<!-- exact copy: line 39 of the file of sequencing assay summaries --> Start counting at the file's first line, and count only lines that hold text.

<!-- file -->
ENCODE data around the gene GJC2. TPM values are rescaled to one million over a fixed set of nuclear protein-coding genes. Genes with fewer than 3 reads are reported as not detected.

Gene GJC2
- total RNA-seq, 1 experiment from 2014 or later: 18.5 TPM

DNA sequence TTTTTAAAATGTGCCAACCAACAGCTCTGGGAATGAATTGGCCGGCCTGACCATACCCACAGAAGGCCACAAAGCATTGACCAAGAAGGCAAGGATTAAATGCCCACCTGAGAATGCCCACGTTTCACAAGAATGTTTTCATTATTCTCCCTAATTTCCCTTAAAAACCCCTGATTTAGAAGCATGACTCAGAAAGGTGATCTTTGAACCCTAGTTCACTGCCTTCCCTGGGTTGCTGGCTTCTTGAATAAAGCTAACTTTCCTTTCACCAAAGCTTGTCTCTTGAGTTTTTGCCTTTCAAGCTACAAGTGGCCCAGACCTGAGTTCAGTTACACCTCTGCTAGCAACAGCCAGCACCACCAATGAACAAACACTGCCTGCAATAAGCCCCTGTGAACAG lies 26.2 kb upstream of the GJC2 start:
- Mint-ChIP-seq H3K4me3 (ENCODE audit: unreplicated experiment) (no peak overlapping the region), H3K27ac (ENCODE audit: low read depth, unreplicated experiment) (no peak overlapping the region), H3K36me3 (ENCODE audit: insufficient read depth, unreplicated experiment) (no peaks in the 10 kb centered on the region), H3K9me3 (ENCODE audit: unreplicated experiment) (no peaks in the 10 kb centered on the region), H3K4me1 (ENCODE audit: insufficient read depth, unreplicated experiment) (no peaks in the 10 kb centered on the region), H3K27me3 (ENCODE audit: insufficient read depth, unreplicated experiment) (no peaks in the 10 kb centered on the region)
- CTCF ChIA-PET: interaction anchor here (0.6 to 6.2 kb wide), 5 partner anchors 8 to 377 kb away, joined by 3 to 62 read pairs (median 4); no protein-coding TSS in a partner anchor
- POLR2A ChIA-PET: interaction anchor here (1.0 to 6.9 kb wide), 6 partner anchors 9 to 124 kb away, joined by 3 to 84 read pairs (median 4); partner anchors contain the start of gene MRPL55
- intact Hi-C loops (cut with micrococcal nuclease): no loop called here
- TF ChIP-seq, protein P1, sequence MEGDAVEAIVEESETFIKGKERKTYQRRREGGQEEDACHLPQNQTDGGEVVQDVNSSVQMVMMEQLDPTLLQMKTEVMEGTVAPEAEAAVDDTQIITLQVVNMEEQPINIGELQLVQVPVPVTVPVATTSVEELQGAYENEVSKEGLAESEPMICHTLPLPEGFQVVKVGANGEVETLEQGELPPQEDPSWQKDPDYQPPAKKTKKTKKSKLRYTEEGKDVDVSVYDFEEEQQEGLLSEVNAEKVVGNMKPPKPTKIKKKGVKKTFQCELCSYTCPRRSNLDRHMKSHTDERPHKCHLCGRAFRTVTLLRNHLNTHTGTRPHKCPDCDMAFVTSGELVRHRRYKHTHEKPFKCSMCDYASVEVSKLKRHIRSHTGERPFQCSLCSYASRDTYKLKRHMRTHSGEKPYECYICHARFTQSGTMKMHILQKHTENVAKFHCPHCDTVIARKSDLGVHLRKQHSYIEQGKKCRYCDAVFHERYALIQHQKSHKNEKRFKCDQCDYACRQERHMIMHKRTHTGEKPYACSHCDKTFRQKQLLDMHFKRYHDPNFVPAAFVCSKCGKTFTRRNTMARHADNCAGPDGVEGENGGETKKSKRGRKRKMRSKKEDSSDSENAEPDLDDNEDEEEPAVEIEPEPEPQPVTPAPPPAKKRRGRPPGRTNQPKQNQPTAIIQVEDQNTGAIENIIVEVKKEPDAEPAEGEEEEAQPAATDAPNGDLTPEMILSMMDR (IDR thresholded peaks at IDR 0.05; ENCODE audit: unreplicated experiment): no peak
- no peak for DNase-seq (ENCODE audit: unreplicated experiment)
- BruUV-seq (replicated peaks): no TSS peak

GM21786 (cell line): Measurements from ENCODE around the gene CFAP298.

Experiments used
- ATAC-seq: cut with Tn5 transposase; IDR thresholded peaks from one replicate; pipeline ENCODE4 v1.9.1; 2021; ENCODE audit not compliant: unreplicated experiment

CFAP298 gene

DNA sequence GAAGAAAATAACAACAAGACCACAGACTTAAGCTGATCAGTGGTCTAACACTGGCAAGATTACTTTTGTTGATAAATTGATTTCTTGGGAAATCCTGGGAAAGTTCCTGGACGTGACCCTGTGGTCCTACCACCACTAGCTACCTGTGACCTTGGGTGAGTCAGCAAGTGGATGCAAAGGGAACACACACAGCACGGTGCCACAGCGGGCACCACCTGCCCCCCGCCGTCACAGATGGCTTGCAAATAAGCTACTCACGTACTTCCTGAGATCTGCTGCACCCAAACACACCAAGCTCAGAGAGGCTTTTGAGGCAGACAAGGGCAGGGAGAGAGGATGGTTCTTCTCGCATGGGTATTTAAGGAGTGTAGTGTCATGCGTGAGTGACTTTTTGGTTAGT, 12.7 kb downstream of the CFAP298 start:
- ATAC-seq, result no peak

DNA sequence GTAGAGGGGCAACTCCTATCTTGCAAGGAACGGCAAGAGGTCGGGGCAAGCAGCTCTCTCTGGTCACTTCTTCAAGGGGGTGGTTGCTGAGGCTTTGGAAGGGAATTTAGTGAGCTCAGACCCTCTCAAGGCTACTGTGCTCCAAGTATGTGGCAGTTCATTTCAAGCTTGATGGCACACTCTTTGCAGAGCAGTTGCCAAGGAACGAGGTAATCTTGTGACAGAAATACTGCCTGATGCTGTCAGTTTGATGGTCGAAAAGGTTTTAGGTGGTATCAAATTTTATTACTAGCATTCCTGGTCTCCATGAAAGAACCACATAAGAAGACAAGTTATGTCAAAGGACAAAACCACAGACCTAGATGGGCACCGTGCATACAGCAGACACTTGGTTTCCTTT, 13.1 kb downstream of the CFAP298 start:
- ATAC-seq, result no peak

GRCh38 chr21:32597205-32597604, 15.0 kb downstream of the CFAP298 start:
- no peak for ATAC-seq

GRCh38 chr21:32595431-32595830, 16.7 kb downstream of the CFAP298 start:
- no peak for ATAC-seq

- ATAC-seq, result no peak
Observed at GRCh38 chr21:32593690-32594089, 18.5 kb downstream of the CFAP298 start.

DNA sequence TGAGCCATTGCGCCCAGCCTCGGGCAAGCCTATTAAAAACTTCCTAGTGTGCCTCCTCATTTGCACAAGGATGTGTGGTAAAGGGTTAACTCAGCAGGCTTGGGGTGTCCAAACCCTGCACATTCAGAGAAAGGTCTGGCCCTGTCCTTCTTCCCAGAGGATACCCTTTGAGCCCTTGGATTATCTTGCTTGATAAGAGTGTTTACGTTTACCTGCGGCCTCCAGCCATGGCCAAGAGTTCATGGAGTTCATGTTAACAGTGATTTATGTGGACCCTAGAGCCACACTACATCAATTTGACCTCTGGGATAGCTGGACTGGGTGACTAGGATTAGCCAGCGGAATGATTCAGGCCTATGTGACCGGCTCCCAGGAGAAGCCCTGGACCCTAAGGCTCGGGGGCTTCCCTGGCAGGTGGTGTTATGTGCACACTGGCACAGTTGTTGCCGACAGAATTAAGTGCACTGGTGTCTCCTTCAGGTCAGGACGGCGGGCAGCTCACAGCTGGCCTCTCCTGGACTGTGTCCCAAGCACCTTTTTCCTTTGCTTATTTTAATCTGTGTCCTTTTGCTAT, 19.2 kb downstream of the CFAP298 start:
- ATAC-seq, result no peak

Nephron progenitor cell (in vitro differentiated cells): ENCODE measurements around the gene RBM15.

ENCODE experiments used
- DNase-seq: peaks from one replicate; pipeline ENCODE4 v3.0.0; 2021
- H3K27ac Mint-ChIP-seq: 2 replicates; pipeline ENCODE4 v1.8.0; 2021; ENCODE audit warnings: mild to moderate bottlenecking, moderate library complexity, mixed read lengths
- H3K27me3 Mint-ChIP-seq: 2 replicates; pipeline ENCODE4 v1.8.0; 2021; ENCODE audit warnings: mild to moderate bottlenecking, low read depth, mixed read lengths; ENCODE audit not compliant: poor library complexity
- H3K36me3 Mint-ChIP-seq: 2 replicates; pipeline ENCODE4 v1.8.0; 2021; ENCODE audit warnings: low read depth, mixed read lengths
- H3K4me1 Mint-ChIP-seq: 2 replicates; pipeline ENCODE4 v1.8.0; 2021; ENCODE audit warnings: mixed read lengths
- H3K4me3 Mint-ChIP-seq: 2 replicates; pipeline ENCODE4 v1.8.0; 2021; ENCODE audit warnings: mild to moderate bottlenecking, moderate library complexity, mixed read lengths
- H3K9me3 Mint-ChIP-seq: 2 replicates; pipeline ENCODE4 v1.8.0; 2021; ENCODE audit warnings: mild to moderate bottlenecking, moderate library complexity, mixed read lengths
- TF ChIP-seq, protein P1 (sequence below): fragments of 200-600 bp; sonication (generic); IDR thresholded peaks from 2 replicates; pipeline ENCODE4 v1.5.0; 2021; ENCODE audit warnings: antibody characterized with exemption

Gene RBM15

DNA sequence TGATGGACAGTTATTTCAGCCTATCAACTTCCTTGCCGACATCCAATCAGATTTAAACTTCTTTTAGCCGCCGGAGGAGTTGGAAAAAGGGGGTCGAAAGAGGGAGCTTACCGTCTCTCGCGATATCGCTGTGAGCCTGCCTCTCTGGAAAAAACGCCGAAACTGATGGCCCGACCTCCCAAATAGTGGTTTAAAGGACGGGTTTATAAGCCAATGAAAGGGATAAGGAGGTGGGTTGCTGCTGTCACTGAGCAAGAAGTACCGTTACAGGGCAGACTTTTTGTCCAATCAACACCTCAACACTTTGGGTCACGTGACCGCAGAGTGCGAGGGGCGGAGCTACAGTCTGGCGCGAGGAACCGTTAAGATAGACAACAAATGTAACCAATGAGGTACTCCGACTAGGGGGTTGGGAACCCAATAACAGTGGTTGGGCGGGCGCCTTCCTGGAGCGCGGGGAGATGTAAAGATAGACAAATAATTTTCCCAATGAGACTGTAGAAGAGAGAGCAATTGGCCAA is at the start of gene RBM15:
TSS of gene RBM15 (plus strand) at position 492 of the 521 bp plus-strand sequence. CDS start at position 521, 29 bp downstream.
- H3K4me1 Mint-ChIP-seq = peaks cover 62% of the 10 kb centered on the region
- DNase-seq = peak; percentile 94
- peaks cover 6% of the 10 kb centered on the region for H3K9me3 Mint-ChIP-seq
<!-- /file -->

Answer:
DNA sequence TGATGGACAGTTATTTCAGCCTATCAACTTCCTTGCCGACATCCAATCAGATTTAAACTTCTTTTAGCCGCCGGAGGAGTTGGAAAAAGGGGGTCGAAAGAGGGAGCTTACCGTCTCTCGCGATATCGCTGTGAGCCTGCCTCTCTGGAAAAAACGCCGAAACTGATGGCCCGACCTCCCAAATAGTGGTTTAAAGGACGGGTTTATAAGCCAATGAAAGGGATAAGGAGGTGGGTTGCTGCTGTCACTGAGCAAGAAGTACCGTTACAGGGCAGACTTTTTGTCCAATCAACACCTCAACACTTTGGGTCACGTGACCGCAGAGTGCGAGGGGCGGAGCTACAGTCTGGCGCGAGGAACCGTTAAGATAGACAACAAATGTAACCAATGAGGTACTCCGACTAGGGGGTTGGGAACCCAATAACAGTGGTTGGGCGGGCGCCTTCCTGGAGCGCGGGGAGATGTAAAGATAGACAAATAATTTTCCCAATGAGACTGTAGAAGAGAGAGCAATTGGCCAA is at the start of gene RBM15: